Sometimes you find vocations. Sometimes they find you. I am firmly in the latter category, as I had virtually no ambition to practice law, or be any kind of advocate, as a teenager in the 1980s, but, then, we didn’t have the internet, or the many women role models, we have today.
The ‘80s marked the rise of women working outside the home portrayed in TV and movies. Who can forget the movie, “9 to 5,” with pioneers in music and comedy respectively, Dolly Parton and Lily Tomlin, for example, and “Working Girl,” with Melanie Griffith’s line “I’ve got a head for business and a bod for sin, is there anything wrong with that?” Ughhhhhhhhh.
Once we began showing up as career women with skill-sets and chops equal to their male counterparts (and latchkey kids and questionable family values, according to Reagan-era sycophants), Hollywood demonized them, or turned them into strippers or sexual-harassment plaintiffs. Glenn Close would boil your bunny if she couldn’t have you, and Demi Moore will sue you to outmaneuver you, so look out, Jack. Whores or demons? What’s it gonna be? Because a woman must be one-dimensional, lest the audience get confused.
The late ‘80’s brought “Murphy Brown,” Candice Bergen’s turn in a TV show about a newsmagazine reporter who covers Washington D.C., and it offered an ounce of vindication for women, like me, searching for a leading lady who wasn’t the madonna, the whore, the stripper, the vengeful, jilted lover or the hag. Murphy Brown was acerbic, brilliant and in charge, but not so much that she didn’t have a maternal instinct, ushering in a theme now explored in a range of media, from Cosmopolitan to medical treatises — single moms and how and when to have kids and remain at the top of your career game. (Hint: nannies and surrogates).
We’ve come a long way since the ‘90s, baby. According to the 2015 Kaufmann Index, as reported by Lydia Dishman for Fast Company in 2015, women launched 37 percent of new businesses overall. And 70 percent of women with children under 18 were in the labor force in 2015, according to the Department of Labor. We have a female presidential candidate, who very well may be our next commander in chief. So why is it we as a society can’t move beyond one-dimensional roles and unrealistic expectations of women and see them as humans in all the glory, potential and imperfection that entails, instead of dismissing them as objects upon which to thrust our fantasies or our fears?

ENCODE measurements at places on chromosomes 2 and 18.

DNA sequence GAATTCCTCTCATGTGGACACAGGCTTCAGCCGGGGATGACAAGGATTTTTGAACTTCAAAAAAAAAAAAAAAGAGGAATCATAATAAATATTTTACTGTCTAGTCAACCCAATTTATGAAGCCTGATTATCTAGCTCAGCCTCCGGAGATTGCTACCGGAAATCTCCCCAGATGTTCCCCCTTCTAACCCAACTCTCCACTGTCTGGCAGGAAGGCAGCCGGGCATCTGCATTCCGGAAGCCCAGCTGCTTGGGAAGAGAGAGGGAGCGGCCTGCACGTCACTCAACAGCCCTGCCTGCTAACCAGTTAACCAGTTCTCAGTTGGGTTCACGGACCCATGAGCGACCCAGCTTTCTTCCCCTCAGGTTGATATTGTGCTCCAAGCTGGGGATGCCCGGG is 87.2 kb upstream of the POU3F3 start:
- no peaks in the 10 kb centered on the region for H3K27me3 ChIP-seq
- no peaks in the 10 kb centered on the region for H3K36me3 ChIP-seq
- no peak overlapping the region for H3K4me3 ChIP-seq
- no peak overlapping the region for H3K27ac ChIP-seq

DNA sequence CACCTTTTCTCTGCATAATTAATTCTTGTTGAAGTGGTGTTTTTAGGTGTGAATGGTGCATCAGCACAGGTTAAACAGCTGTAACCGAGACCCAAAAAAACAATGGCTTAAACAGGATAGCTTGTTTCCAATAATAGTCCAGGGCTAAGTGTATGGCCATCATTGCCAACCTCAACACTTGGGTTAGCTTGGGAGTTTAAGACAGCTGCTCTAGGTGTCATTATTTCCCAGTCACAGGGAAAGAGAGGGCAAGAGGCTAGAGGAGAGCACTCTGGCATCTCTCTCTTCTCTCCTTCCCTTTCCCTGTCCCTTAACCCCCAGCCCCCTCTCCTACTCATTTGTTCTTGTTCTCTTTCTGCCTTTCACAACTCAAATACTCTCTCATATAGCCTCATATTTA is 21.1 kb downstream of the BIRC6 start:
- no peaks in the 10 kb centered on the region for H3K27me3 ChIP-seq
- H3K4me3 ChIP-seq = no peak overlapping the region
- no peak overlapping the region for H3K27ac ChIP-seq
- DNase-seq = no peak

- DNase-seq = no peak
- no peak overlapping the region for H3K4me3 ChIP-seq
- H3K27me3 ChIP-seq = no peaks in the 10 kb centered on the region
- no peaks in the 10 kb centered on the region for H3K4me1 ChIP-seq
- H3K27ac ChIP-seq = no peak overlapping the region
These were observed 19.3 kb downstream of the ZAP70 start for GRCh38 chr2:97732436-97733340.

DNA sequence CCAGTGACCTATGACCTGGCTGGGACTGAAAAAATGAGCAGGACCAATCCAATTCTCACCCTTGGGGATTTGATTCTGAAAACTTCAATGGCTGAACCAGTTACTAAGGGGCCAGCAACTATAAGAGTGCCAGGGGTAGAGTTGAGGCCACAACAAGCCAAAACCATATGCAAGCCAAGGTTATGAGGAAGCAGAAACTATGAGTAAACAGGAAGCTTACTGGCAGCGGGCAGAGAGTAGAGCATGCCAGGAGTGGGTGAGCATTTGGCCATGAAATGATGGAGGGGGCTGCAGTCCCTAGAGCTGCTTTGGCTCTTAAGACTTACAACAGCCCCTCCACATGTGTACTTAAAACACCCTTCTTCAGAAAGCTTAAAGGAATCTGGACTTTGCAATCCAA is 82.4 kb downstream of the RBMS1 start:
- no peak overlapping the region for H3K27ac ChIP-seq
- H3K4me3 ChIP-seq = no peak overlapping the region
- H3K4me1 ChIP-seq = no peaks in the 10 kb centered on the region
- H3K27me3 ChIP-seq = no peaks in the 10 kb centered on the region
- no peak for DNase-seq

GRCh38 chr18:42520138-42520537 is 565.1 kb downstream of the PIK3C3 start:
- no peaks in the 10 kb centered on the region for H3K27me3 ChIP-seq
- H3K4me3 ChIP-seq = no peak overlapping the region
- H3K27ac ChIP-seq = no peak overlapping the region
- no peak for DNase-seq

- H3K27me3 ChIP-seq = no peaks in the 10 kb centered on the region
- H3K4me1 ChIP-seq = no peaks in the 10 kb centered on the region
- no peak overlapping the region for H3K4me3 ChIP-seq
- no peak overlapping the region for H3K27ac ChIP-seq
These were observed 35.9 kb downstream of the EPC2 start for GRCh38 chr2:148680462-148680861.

Sadly, I watched, with one eye open, “Two and A Half Men,” in the wee hours of the morning recently, because I couldn’t sleep, and my cat had me pinned, so I couldn’t reach the remote. The show appeals to the basest instincts and intellect of viewers in its portrayal of women, specifically three categories of women: 1) the old, overweight, unattractive, masculine, salty lesbian 2) the bitter, angry, successful, emasculating ex-wife (think Lilith from “Cheers” who, by the way, was allegedly created from the same dust as Adam, the myth, not the character) and 3) the young, sexy, hapless, financially dependent bimbo.
After a few frames, I opened both eyes as it became more of an anthropological-socio-gender exercise in: “Are you actually kidding me right now?” Three Little Boxes of Women trapped by the show’s writers, and an audience that can’t let them out, because they may run for president. Or boil their pet, or sue them.
Should Hillary Clinton win, it will become (and likely what is the thorn in many of her detractor’s sides) impossible for us to continue to classify women into singular categories. The reality of a woman president, a woman ambassador, a woman general, a woman supreme court justice, a woman ceo/cfo/cio of a Fortune 500 company, a woman doctor, a woman lawyer or a woman judge challenges old ideas of what’s possible, and triggers a strong urge in some to return to the familiar. These new non-gender specific multifaceted roles women can hold pave a path for a new environment and ethos, different from the well-defined masculine and feminine boundaries lots of people grew up with.
As one who lives to shake up the status quo, I look forward to watching people squirm when there is a woman in charge. Of the country. Of her life. Of her body. Of her future. Will critics still talk about pantsuits and voice modulation?
But it’s already too late to hit the rewind button on the VCR. The Woman Is Out Of the Box. Welcome to the next dimension.